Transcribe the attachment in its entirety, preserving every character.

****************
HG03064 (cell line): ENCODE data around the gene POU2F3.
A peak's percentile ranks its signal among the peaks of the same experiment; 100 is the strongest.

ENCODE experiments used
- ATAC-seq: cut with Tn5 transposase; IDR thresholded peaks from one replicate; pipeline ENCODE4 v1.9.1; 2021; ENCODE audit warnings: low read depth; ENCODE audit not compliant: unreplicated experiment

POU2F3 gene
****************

HG03064 (cell line): ENCODE data around the gene POU2F3.
A peak's percentile ranks its signal among the peaks of the same experiment; 100 is the strongest.

ENCODE experiments used
- ATAC-seq: cut with Tn5 transposase; IDR thresholded peaks from one replicate; pipeline ENCODE4 v1.9.1; 2021; ENCODE audit warnings: low read depth; ENCODE audit not compliant: unreplicated experiment

POU2F3 gene